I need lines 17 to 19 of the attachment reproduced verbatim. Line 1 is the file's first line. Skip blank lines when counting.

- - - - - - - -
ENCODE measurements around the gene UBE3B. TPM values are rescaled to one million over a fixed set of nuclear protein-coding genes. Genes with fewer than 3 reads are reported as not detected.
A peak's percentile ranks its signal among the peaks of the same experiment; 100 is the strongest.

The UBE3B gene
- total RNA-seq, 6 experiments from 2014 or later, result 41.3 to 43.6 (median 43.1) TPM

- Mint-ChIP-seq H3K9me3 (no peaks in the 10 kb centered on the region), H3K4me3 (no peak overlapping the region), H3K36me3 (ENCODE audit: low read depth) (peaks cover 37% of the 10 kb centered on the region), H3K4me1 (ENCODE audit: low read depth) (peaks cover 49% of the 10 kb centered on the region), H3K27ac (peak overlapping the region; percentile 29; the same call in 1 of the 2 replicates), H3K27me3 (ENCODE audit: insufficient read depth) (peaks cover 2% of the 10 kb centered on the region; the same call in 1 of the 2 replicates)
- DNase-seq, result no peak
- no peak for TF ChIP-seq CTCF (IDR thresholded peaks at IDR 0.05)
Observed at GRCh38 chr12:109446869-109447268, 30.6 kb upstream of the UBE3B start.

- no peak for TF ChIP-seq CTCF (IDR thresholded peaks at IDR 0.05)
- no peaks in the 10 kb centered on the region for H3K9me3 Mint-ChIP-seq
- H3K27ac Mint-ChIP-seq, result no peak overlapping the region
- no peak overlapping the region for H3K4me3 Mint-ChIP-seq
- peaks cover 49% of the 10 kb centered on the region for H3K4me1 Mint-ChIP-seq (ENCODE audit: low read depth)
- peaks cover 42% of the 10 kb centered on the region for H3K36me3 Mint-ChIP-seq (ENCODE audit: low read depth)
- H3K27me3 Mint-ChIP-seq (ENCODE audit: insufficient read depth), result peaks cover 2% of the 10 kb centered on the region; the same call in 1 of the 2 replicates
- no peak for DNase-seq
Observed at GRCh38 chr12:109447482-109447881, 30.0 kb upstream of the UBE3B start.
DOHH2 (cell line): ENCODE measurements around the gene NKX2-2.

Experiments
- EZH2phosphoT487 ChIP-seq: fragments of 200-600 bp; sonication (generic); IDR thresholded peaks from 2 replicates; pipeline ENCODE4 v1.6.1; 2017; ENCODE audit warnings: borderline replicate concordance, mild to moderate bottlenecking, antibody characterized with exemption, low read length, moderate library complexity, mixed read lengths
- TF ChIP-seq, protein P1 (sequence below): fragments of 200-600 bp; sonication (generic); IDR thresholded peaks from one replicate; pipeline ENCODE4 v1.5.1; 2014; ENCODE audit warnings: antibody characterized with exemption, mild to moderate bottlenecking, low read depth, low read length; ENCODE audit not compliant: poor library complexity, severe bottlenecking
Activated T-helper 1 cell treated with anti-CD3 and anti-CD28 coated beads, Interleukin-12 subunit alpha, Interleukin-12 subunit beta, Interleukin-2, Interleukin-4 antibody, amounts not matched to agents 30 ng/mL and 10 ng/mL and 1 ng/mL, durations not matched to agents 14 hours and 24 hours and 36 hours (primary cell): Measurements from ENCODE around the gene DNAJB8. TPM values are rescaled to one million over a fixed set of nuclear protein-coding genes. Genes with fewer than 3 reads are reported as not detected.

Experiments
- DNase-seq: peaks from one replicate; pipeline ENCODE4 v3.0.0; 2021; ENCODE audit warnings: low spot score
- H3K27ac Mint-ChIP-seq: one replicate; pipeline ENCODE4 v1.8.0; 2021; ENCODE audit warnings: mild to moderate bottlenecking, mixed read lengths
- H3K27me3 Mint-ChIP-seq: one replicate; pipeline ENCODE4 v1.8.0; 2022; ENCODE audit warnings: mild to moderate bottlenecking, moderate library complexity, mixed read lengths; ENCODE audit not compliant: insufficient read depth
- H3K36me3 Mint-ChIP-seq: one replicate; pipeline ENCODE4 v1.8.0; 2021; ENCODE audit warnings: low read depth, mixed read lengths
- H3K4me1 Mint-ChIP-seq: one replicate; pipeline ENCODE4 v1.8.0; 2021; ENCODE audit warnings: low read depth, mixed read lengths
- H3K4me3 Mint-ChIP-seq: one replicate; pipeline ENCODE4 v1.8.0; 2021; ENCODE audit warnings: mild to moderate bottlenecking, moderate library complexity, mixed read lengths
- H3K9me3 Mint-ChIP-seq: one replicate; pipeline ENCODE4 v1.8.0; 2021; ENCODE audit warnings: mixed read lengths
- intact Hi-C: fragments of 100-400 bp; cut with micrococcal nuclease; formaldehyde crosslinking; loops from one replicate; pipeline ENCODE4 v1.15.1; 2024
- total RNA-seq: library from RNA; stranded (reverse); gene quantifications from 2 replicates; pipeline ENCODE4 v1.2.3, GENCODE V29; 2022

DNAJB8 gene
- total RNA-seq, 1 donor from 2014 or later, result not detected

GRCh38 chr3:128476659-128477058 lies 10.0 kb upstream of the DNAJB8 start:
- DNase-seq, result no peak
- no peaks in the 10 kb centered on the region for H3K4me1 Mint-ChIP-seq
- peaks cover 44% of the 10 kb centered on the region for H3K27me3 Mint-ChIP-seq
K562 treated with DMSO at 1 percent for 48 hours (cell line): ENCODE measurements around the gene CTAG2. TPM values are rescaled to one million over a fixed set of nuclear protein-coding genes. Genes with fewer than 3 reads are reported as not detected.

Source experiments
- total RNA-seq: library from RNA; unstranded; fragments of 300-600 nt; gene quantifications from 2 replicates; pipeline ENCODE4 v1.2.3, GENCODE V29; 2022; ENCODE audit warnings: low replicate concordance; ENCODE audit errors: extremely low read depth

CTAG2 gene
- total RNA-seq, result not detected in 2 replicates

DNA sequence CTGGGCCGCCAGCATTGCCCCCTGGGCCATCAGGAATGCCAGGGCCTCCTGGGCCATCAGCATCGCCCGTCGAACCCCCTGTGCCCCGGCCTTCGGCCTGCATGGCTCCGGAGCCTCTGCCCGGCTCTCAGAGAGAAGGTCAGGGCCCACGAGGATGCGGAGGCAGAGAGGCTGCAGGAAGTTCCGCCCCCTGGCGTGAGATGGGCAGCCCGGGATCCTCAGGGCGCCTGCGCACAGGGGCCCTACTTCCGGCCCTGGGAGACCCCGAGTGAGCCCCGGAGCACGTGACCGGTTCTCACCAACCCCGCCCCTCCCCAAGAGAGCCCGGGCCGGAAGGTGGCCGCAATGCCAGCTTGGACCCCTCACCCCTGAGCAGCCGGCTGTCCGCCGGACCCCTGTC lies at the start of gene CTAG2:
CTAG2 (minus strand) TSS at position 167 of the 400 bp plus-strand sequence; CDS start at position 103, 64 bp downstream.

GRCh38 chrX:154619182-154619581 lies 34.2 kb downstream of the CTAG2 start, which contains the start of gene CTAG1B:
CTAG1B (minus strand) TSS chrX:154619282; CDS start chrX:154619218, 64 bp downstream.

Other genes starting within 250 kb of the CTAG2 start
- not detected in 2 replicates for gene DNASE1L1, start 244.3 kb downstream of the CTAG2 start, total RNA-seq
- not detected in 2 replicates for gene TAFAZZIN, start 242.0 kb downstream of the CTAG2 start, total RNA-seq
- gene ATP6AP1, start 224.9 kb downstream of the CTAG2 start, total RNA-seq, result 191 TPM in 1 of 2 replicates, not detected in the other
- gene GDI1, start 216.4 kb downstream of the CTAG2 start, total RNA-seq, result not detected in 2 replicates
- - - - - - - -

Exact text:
Observed at GRCh38 chr12:109447482-109447881, 30.0 kb upstream of the UBE3B start.
DOHH2 (cell line): ENCODE measurements around the gene NKX2-2.

Experiments